in his hand, until he could see the completed animation on the screen.
In one sense, it was natural for Bakshi to plunge into a feature
cartoon without the money for pencil tests; the studios he had worked
for in New York never made pencil tests (they never made feature-length
cartoons, either), and pencil tests would have been superfluous,
given the low quality of most of their animation. Pencil tests might
have been superfluous for Bakshi, too, since he couldn't afford
to spend much money on having animation done over, except for crucial
scenes. About all he could do was to give his animators low footage
requirements and then rely on their skillsa risky business
these days. The risk was compounded when the Bakshi-Krantz studio
moved from New York to California in the middle of production, and
Bakshi had to work with animators whose skills were unknown quantities.
Problems like these have to do with what happened in the studio
itself, but Fritz has also had its enemies in the outside
world. In California, especially, some other cartoon studios have
tried to use Fritz to prove that their own skirts are clean.
One executive of the Hanna-Barbera studio was quoted in the Wall
Street Journal as saying, "It's unfortunate that the industry
has to resort to that kind of picture-making to survive. I hope
I never have to be involved in any part of it." (One of Bakshi's
animators sent a note to the executive saying, "Word for word,
that's exactly how I feel about Hanna-Barbera.")
Fritz may have suffered a little from such bad-mouthing,
but it seems just as likely that this pious fakery has increased
interest in the picture. There is a greater danger, and that is
that Fritz's impact will be diluted by an outpouring of cartoons
that are authentically pornographic, as Fritz is not.
Pornographic cartoons are not new, although their public exhibition
is. Buried Treasure, a 1928 cartoon about the unsuccessful
efforts of a character named "Eveready Hardon" (or "Harton")
to relieve his sexual tensions, was circulated surreptitiously for
years; more recently, all or part of this short cartoon has been
included in virtually every "blue movie" anthology, beginning
with History of the Blue Movie. Buried Treasure has
been shown by itself in San Francisco, with music and sound effects
Other pornographic cartoonsmost them crude and amateurishhave
turned up in the last few years, some of them originating in Europe.
None of these cartoons seem to have received wide exposure, but
a short cartoon titled Little Annie Fannyflagrantly
plaigiarized from the Harvey Kurtzman comic strip in Playboywas
shown in a New York theater last fall. In April, just three days
before Fritz opened in New York City, a Japanese-made animated
feature, Cleopatra, began its run at two Manhattan theaters,
billed as an X-rated cartoon in an obvious effort to steal some
of Fritz's thunder. In fact, Cleopatra had not been
submitted to the Motion Picture Association for a rating, and it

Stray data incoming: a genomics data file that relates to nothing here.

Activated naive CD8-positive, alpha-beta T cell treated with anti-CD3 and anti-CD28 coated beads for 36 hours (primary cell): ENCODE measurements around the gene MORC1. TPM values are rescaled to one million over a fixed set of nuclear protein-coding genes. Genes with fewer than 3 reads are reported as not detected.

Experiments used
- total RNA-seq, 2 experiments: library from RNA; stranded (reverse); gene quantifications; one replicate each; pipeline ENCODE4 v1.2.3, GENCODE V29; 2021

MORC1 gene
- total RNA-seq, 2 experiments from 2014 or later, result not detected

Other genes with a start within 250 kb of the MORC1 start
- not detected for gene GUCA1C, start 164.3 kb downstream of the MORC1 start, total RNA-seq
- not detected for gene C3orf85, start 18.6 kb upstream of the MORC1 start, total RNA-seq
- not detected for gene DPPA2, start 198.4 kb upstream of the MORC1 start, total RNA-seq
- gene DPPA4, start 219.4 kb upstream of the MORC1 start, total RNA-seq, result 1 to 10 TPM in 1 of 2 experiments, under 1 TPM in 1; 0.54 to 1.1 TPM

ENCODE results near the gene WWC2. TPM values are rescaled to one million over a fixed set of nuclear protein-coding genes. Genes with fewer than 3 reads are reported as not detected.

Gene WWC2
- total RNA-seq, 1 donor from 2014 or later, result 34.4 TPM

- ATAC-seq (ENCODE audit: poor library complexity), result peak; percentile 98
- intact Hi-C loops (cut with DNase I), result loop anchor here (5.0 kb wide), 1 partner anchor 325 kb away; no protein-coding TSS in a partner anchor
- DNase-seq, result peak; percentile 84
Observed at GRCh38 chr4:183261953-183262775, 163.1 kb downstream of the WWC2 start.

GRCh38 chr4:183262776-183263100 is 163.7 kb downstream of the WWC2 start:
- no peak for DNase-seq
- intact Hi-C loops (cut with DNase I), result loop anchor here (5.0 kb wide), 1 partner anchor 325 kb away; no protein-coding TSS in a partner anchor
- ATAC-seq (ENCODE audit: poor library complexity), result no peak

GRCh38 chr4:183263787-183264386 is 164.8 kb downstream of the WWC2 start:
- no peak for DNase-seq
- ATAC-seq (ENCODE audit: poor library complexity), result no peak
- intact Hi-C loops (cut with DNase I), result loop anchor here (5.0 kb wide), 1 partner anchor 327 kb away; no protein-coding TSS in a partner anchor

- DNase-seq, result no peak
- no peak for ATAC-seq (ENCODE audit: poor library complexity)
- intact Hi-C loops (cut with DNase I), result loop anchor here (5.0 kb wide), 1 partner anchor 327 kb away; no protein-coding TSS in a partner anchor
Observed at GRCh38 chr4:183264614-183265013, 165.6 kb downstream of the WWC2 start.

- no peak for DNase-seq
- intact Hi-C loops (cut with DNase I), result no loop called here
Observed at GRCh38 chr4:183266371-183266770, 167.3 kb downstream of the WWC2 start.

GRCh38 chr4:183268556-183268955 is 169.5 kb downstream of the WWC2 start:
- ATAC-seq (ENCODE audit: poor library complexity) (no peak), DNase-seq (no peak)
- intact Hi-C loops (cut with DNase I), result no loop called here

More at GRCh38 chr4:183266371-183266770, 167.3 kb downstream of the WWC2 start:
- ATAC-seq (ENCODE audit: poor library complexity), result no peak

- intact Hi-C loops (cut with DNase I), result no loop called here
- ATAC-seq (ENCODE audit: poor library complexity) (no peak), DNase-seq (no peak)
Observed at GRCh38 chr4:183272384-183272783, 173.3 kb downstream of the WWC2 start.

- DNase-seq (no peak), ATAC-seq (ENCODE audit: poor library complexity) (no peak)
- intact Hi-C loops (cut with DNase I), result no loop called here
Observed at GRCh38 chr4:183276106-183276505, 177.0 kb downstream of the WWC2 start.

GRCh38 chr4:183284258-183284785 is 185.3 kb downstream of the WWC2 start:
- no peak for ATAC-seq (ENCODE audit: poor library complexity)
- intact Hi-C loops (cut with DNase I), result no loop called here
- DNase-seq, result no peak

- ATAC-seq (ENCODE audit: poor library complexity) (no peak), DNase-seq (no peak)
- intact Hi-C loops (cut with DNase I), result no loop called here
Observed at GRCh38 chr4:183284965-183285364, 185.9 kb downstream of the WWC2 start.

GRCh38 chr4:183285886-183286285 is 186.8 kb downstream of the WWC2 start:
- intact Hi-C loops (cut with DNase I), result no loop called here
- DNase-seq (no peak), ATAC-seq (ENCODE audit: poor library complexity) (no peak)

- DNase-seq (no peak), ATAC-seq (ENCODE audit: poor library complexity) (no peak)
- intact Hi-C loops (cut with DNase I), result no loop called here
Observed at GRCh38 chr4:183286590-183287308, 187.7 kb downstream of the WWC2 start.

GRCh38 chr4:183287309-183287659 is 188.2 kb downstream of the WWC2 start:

is highly unlikely that it would have received an X if it had been;
one critic described it as "kid stuff with naked breasts."
While Fritz was still in production, though, rumors began
to circulate about pornographic feature cartoons that would follow
it into the theaters, and it would be surprising if that did not
happen. The novelty of sex in animation is sure to be short-lived
(Screw, a New York sex paper, gave Fritz a low rating
even before the picture opened there), and Bakshi seems to have
been aware of the danger to his future cartoons if his Fritz
should become regarded as merely a fad item. Bakshi has talked about
the picture as "a documentary on the sixties," and has
soft-pedaled the sex angle. (When Fritz was introduced at
an April showing at the University of Southern California as the
first pornographic cartoon, Bakshi said firmly, "Fritz
the Cat is not pornographic.") He has, instead, contrasted
the supposed realism of Fritz with the supposed unrealism
of earlier animation. He was quoted last year in the Los Angeles
Times as saying that the idea of "grown men sitting
in cubicles drawing butterflies floating over a field of flowers,
while American planes are dropping bombs in Vietnam and kids are
marching in the streets, is ludicrous."
Advertisements for the picture have played up the sex angle ("90
minutes of violence, excitement and SEX. . . he's X rated and animated!"),
but Bakshi blames the distributor for that, and he said in April,
"We almost didn't deliver the picture, because of the exploitation
of it." In fact, the explicit sex in Fritz is outweighed
by its political content; Bakshi himself calls Fritz "a
political film." "Social relevance" of this sort
can easily become a crutch, since there are audiences who will forgive
what is shallow and crude, so long as it greases their prejudices.
Underground comic books and rock music have provided many examples
of this, and Fritz draws heavily on both.
The temptations must have been great, and Bakshi was seduced by
his gaudy story line more than once. Parts of Fritz are crayon-crude.
If Bakshi were simply using this "relevance" as a gimmick,
to ingratiate himself with the young audience, he would be worthy
of contempt; but there is ample evidence that this is not the case,
and so Fritz's crudities, regrettable though they are, are
not as disheartening as they might have been.Bakshi's sincerity
is no guarantee that his future films will be improvements on Fritz
(there is no direct relationship in art between sincerity and quality),
but sincerity counts for a great deal now in animation, when almost
everyone in the industry is cynical and their work shows it.
Despite the film's "political" emphasis, the explicit
sex and raw language in Fritz guaranteed from the beginning
that it would receive either an R or an X rating from the Motion
Picture Association's rating agency. After reporters first began
poking around the Krantz studio early in 1971, almost every article
about the picture described it as either actually or potentially
X-rated. In their own comments, Bakshi and Krantz seemed to have
mixed feelings about such a rating. Any misgivings had a solid foundation;